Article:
The paper describes a way of implementing locking in an OODB. Given a program expressed in a persistent dialect of C++, the mechanism preprocesses the program and replaces application-defined object references by surrogate object references defined by the OODB. These surrogate object references include a parameter that indicates whether the access is a read or a write. The surrogate object implements the reference by accessing the object cache, getting the object from persistent storage if necessary, and setting the appropriate lock.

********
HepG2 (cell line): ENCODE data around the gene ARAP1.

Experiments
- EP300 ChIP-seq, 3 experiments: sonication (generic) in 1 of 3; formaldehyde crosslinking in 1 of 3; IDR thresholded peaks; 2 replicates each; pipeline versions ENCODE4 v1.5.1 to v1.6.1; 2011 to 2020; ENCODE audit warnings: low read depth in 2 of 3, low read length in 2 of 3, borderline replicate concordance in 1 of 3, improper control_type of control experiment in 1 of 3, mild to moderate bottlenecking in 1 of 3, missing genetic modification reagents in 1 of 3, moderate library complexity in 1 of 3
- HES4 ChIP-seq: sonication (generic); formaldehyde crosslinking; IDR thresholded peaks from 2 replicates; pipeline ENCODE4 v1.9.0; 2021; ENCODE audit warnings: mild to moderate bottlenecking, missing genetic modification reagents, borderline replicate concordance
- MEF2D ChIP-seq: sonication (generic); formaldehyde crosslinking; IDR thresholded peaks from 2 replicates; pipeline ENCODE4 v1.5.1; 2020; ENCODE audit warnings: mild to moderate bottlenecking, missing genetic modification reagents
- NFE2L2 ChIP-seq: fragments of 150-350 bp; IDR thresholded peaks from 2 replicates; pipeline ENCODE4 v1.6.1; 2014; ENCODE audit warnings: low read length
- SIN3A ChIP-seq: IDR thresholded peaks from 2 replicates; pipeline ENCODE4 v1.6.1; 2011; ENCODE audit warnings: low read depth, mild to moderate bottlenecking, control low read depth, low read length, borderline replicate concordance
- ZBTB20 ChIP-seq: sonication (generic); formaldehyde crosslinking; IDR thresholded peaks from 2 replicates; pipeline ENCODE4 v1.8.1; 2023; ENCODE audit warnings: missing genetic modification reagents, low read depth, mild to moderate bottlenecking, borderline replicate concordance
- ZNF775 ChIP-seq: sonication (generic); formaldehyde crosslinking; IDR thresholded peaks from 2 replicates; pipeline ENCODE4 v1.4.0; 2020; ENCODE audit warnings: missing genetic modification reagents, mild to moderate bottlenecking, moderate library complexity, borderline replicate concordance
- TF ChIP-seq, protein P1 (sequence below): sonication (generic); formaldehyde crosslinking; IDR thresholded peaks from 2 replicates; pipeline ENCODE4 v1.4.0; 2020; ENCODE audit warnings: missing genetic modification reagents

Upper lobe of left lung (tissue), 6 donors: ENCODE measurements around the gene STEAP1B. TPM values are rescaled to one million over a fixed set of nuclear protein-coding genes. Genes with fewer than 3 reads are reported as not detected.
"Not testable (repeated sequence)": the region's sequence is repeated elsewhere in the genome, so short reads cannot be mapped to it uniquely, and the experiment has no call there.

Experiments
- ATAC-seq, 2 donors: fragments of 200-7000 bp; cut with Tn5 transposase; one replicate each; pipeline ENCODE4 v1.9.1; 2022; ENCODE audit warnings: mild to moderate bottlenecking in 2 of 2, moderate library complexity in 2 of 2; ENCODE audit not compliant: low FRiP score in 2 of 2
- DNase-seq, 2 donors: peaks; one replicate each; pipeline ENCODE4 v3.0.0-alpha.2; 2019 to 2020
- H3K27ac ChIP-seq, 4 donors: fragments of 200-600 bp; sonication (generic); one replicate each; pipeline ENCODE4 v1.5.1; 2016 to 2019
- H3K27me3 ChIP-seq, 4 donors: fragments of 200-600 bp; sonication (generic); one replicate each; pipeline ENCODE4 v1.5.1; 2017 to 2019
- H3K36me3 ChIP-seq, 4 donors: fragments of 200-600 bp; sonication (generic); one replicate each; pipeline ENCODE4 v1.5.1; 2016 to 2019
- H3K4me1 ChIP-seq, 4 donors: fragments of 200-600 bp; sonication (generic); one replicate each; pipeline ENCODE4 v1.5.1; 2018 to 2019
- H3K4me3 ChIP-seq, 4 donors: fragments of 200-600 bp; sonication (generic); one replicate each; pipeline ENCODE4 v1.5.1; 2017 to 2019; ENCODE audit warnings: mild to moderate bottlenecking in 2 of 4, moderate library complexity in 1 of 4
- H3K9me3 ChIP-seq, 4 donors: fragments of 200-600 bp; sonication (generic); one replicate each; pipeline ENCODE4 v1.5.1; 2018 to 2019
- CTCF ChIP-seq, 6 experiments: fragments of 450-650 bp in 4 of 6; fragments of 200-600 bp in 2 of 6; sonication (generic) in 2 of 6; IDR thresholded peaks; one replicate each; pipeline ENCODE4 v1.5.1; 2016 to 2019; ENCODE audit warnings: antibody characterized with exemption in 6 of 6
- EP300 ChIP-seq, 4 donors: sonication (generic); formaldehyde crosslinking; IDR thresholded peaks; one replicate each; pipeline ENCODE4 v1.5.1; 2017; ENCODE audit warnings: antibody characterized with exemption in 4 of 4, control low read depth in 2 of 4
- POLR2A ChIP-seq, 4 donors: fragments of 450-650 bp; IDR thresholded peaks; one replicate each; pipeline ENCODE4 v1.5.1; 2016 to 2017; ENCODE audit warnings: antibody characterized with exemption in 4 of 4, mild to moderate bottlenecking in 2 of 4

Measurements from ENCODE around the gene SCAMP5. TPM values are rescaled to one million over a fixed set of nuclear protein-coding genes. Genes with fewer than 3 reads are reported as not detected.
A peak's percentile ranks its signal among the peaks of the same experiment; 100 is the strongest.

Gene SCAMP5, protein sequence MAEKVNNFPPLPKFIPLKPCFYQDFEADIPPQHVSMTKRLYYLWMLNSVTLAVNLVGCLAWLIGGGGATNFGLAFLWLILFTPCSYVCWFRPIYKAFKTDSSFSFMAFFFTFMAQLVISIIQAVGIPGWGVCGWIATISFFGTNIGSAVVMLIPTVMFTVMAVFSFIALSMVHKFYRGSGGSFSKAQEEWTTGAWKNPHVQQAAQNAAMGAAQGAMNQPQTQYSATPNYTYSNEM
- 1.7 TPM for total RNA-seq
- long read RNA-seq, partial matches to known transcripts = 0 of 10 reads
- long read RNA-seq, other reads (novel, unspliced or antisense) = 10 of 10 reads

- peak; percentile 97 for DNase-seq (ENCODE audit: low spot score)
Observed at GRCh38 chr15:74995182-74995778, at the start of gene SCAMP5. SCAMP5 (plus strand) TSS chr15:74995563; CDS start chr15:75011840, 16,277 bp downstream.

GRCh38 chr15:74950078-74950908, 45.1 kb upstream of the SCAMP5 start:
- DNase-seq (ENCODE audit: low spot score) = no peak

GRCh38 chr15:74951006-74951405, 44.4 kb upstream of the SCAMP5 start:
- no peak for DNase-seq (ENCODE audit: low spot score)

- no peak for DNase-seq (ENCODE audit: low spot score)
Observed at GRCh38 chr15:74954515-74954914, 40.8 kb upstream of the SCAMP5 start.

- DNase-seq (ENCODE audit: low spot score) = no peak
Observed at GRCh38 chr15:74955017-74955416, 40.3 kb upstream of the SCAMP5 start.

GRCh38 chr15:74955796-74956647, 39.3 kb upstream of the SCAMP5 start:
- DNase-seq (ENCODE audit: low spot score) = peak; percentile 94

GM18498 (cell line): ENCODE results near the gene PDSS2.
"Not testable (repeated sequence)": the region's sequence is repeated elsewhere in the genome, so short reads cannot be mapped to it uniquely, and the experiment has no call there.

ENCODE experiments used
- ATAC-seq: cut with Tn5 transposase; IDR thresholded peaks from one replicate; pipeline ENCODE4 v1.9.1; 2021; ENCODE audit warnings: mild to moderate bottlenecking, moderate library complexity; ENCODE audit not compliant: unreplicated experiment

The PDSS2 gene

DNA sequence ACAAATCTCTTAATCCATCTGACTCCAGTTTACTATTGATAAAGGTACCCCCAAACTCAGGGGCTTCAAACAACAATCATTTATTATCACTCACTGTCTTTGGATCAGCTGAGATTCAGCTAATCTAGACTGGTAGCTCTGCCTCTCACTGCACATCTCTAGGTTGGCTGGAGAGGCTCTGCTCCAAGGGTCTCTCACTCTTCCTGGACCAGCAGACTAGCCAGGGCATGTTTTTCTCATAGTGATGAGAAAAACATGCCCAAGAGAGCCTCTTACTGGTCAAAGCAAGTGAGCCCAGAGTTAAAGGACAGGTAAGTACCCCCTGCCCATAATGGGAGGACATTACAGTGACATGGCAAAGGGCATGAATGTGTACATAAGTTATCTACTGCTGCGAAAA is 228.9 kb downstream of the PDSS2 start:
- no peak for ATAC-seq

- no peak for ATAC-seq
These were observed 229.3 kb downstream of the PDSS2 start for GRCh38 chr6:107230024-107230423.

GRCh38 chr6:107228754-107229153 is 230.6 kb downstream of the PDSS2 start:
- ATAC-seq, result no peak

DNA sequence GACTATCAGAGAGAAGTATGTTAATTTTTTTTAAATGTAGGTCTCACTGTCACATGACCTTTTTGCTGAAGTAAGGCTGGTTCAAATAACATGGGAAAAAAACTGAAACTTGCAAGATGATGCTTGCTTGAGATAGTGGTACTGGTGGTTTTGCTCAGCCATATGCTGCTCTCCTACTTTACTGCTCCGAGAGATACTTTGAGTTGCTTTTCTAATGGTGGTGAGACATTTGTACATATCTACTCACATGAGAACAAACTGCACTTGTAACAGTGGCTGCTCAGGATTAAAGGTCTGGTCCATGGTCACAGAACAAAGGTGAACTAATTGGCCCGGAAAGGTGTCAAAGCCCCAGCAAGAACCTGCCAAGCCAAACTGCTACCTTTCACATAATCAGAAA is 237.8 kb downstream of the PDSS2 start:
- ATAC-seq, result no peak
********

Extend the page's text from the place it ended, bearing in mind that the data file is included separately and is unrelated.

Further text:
This is a clean and clever mechanism. It is early-bound and therefore quite efficient. It should work with any persistent dialect of C++. It operates at object granularity, and therefore allows much concurrency. (They're operating on the Wisconsin Stoages System (WiSS), which uses page grained locks. But if WiSS used record locks, their mechanism would automatically get this benefit without modification.)
The paper is well written. The examples are excellent in helping to understand the algorithm and are easy to follow. The paper will be of interest to anyone involved in OODB implementation.